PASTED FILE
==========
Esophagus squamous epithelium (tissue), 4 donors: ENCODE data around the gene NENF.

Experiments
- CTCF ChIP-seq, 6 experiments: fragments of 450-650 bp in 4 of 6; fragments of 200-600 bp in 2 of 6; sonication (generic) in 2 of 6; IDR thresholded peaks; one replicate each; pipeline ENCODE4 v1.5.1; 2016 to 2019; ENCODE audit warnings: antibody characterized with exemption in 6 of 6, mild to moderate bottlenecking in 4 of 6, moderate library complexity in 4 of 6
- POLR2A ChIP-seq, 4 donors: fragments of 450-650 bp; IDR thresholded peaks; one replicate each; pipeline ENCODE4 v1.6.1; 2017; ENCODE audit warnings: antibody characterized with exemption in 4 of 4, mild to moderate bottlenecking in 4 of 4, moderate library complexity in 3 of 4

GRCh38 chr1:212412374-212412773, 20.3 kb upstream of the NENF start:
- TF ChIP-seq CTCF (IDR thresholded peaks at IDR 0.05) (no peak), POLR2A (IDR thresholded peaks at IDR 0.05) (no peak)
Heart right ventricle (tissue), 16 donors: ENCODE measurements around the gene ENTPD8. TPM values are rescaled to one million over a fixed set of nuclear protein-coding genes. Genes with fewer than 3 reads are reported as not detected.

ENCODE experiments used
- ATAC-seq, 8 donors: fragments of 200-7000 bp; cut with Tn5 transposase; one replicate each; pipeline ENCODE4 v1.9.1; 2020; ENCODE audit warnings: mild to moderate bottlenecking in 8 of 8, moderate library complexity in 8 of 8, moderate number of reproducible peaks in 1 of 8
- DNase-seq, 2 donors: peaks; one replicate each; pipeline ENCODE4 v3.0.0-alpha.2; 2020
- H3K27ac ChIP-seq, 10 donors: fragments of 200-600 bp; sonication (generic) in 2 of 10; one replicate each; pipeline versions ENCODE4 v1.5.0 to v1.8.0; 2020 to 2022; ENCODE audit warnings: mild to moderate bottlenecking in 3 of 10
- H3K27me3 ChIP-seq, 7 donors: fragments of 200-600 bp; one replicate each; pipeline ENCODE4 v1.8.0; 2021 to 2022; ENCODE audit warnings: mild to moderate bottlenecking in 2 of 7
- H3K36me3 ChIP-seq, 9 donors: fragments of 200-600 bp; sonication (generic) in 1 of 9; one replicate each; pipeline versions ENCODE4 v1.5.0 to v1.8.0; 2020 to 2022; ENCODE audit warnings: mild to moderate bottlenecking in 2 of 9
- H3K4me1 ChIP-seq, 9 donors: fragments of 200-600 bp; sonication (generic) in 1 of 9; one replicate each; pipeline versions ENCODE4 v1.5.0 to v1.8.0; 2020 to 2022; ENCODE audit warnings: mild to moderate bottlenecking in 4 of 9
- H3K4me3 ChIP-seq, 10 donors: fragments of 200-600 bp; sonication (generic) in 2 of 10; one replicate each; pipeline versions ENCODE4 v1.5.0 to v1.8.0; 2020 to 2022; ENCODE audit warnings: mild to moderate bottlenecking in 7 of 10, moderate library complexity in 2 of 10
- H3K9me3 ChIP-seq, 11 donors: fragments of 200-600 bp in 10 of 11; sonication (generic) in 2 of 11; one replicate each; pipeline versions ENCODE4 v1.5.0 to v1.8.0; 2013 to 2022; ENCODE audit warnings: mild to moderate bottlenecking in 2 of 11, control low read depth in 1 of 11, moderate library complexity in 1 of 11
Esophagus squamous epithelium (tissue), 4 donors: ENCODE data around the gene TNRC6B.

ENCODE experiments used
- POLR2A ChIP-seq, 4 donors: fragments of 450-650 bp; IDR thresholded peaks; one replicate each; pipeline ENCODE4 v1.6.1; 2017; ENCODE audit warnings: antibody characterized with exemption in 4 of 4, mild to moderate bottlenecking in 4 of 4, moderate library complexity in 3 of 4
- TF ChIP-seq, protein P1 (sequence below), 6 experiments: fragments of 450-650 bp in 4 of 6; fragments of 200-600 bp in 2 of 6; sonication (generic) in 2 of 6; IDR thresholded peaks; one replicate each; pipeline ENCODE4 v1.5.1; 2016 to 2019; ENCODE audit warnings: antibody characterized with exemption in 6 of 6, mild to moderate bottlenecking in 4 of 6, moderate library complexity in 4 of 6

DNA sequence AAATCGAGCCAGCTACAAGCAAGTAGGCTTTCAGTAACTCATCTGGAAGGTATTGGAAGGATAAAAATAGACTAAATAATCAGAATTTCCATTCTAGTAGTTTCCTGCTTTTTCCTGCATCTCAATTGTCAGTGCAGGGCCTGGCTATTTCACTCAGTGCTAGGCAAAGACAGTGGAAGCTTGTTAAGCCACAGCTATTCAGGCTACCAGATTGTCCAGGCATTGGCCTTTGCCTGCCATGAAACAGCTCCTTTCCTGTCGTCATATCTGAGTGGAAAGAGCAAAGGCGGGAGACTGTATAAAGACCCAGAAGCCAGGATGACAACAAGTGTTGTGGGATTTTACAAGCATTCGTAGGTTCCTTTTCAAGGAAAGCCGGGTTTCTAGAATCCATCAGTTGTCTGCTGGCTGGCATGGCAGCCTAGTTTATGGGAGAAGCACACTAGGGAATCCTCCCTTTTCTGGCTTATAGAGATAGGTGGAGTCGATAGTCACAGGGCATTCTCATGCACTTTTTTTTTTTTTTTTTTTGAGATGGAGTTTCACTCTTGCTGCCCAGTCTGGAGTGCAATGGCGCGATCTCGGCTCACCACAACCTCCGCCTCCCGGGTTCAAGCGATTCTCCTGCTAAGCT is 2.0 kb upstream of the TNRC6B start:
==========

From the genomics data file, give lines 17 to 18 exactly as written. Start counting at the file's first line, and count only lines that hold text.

Esophagus squamous epithelium (tissue), 4 donors: ENCODE data around the gene TNRC6B.

ENCODE experiments used